Let’s get LITerate: Reflecting on a Book a Week

Annie CRUSHED her summer reading list

by Annie Muscat

Arts Editor

Between utilizing my every last brain cell to decipher Kantian philosophy and feverishly skimming outdated textbooks, I realized I had forgotten how to love reading. Just as the U.S. education system sucks the joy out of learning, forcing students to extrinsically memorize material over actually understanding it, reading became exhausting. In an effort to remind myself that reading isn’t a laborious task, but rather something to be enjoyed, I read a book per week this summer.

Although I felt like I was being counterproductive at times, calculating how many pages I needed to read each day to finish in a week, the overall experience was rewarding. After the first week, I found myself wanting to read during my free time. It became a form of relaxation as opposed to a chore. Mindlessly scrolling through Instagram turned into flipping pages, immersing myself in the protagonist’s captivating reality instead of a cringe worthy video of Brad juuling with his bros.

My library card became my most prized possession. I spent hours just gazing at the spines of books and browsing the digital catalogue in search of my next read. But enough clichés. Here’s a list of the books I read this summer and brief takeaways. Do with this information what you may:

Lust for Life by Irving Stone
I kicked the summer off with one of my favorite books. I had read it before and wanted to relive the tumultuous life of Van Gogh. Stone humanizes Van Gogh through carefully crafted dialogue and description, not painting (ha!) the artist as the mentally ill caricature he has become today.

Memoirs of a Geisha by Arthur Golden
Despite the problematic notion that a white man is telling a Japanese woman’s life story and at times mystifying it, this was one of the most beautifully written books I have ever read. Golden’s vivid figurative language was captivating and while I know that Sayuri’s experiences do not represent those of all geishas, I feel that I gained a deep appreciation for these women and their culture.

The Koran
The intricacies and history of Islam have always fascinated me, so I was motivated to read its most fundamental teachings. Since I thought learning the entire Arabic language would be slightly difficult, I read a translation. At the risk of being blasphemous, I have to admit that it was an extremely repetitive text. It probably could have been about three hundred pages shorter and relayed the same messages.

Trans: A Quick and Quirky Account of Gender Variability by Jack Halberstam
I strongly recommend this book to anyone interested in gender studies. In fact, some college courses are using it as their required text. It is comprehensible, and Halberstam weaves in some of his own personal insight as a trans man. The ending is especially memorable because Halberstam compares the ideal future of gender conceptions to the shifting identities of legos.

Walk Through Walls: A Memoir by Marina Abramovic
I did not think this iconic performance artist could get any more intriguing, but then I read her memoir. Her writing style parallels the intensity of her performances. She ruminates on the human condition, relationships, and boundaries. Abramovic is deeply emotional yet stoic. She details her creative process, formative experiences, and personal philosophies.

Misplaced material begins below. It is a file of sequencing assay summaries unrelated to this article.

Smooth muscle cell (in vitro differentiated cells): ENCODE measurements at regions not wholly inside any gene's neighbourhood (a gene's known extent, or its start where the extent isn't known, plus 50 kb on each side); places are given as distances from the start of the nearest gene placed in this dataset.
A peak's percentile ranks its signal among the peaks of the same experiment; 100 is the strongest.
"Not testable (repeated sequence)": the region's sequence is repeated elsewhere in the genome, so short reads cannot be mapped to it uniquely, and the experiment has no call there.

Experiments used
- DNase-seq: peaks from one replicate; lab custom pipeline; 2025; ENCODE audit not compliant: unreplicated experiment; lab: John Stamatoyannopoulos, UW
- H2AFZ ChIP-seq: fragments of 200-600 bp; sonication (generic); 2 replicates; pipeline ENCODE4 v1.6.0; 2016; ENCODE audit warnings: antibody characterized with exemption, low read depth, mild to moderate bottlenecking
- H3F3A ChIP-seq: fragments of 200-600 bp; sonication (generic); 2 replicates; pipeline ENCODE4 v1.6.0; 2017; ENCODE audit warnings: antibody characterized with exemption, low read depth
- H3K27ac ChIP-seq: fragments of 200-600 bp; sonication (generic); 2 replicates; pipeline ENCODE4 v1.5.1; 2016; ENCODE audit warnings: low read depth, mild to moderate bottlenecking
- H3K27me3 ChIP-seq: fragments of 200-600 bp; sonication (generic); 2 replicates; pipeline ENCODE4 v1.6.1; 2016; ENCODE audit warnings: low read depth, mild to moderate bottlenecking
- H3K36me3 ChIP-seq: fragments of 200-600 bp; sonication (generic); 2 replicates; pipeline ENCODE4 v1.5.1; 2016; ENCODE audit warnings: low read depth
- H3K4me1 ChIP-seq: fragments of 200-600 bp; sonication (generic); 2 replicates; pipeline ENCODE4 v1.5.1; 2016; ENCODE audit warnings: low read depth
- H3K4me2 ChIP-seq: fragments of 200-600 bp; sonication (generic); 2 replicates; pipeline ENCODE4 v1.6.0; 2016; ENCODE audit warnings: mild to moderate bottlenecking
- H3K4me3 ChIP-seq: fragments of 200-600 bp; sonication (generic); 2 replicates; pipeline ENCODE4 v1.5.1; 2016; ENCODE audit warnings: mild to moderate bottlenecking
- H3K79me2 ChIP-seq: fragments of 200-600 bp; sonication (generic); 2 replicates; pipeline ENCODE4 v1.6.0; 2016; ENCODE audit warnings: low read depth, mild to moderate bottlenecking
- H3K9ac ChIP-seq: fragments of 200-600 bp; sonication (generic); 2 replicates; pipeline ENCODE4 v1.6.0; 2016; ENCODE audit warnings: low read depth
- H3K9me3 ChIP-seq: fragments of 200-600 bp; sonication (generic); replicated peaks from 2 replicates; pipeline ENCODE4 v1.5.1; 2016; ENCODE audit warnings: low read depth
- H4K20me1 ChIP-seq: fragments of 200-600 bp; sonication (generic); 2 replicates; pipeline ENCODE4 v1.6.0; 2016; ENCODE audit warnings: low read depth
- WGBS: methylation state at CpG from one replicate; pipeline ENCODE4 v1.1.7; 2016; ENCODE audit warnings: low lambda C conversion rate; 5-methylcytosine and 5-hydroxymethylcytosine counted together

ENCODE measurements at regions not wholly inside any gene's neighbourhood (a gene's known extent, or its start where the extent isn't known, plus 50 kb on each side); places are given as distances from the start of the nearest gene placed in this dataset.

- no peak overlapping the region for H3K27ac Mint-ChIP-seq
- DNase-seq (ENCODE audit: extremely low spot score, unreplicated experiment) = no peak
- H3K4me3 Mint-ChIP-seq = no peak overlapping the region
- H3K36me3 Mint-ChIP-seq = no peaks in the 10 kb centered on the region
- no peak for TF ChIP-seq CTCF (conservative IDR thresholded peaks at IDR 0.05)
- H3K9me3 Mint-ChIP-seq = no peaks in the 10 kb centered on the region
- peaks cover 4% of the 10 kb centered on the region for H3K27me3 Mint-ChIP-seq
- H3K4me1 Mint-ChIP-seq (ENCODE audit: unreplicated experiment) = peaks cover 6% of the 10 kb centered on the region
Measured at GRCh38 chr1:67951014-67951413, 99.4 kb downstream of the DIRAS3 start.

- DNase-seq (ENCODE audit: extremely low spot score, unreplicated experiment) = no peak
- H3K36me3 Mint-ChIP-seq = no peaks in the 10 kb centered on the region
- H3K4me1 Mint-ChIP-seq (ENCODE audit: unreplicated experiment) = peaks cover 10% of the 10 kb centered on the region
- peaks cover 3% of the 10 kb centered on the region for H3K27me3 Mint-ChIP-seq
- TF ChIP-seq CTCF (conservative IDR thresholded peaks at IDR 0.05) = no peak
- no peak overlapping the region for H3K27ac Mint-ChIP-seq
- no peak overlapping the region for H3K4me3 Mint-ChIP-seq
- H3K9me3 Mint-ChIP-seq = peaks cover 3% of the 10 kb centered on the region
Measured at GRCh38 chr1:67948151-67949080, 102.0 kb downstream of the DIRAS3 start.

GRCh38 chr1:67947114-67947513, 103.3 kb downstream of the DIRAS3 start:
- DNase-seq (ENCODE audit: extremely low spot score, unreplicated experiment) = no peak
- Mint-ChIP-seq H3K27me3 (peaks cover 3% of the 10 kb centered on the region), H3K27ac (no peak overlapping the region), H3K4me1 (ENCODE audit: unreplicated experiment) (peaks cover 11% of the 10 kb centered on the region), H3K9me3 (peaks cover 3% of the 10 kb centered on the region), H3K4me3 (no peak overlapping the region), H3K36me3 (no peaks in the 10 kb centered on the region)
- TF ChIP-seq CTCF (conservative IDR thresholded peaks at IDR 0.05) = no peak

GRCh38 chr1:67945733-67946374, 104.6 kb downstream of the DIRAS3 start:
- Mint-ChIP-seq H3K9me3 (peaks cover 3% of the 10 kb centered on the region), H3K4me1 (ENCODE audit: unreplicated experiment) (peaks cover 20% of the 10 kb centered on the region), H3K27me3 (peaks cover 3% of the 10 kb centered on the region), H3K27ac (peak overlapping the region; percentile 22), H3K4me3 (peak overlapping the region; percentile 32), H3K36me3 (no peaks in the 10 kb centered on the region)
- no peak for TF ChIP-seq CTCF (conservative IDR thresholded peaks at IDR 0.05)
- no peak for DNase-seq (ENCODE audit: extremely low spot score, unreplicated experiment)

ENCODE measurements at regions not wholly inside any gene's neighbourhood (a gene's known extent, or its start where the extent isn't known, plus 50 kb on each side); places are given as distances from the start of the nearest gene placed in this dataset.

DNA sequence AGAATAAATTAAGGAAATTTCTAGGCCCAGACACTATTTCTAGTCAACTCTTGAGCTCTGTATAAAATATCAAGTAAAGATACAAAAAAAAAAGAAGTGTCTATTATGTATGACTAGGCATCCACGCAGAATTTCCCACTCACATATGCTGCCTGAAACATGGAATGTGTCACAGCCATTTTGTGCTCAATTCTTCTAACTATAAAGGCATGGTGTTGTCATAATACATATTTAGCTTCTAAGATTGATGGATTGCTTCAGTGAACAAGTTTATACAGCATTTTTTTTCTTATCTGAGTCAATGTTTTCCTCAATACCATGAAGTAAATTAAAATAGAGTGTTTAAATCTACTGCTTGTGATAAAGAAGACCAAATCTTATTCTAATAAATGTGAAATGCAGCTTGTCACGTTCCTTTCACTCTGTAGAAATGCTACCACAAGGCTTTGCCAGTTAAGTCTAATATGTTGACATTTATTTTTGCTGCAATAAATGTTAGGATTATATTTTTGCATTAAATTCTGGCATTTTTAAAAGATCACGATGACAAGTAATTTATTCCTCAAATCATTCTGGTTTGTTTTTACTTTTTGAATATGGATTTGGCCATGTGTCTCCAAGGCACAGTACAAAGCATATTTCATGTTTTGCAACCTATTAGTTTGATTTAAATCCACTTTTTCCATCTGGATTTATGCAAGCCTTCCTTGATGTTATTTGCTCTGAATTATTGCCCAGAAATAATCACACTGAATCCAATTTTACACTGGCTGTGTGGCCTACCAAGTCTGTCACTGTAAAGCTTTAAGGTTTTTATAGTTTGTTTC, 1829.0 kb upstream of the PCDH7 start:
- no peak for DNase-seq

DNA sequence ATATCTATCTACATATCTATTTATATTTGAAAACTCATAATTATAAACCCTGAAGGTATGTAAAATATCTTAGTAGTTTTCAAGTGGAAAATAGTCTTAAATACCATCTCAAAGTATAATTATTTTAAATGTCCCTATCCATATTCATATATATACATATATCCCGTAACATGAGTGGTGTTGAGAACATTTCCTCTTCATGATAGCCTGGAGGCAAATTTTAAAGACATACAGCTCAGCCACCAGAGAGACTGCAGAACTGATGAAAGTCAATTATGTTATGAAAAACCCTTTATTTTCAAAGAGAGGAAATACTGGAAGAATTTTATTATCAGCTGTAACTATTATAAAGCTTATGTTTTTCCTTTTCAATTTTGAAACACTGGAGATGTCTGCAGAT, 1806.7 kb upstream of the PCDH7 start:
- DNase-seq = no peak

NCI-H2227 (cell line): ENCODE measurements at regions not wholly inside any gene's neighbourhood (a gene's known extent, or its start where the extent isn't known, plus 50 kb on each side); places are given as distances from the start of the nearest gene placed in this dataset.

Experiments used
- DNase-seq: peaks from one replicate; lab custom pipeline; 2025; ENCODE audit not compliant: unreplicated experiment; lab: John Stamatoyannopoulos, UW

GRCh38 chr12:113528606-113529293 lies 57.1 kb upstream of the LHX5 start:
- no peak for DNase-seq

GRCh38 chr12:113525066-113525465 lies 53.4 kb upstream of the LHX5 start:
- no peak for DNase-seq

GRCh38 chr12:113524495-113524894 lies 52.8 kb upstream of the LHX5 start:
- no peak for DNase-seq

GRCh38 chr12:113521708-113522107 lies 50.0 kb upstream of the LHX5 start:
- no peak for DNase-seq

Devotion by Patti Smith
Patti Smith is one of my favorite human beings. She has such a way with words, so I was ecstatic when she published this new short work. Through poetry, essays, photography and reflection, Smith delves into her passion for writing and reminded me why I love it too.

Dog Whistle Politics: How Coded Racial Appeals Have Reinvented Racism and Wrecked the Middle Class by Ian Haney-López
If you are someone who likes to be angry, read this book. Not much has changed since Reagan’s racially charged rhetoric about “welfare queens.” Racism and corrupt, power-hungry politicians are unfortunately very much alive and well.

Playing to the Gallery: Helping Contemporary Art in Its Struggle to Be Understood by Grayson Perry
Infusing humor and art, Perry interprets the contemporary art world and grapples with his own place within it. He does so without being pretentious. He ponders some really interesting questions like what makes art good or bad.

The $12 Million Stuffed Shark: The Curious Economics of Contemporary Art by Don Thompson
This was probably the densest book I read this summer. There was a lot of vocabulary that I was not familiar with and tons of big numbers. Thompson thoroughly examines auction houses, the art market, and dealership. Basically, I learned that art is really f*cking expensive.

The Motorcycle Diaries by Ernesto “Che” Guevara
It’s riveting to read Che’s thoughts and observations before he became the revolutionary we remember him as. He is deeply pensive about the plight of disadvantaged people throughout Latin America. It is as if the reader is along for the ride, literally.

Matar a Pablo Escobar by Mark Bowden
I gave myself two weeks to get through this one since I read it in Spanish. Narcos is one of my favorite shows so I was excited to learn even more about the notorious Colombian kingpin. Bowden really did his research with this book. No perspective is left out. Also, my poor mother probably thinks I am going to become a drug lord.

The Female Man by Joanna Russ
I cannot believe I have lived this long without feminist science fiction. Even though I had trouble following the plot, Russ constructs an extraordinary reality with sharp commentary on sexism and misogyny.

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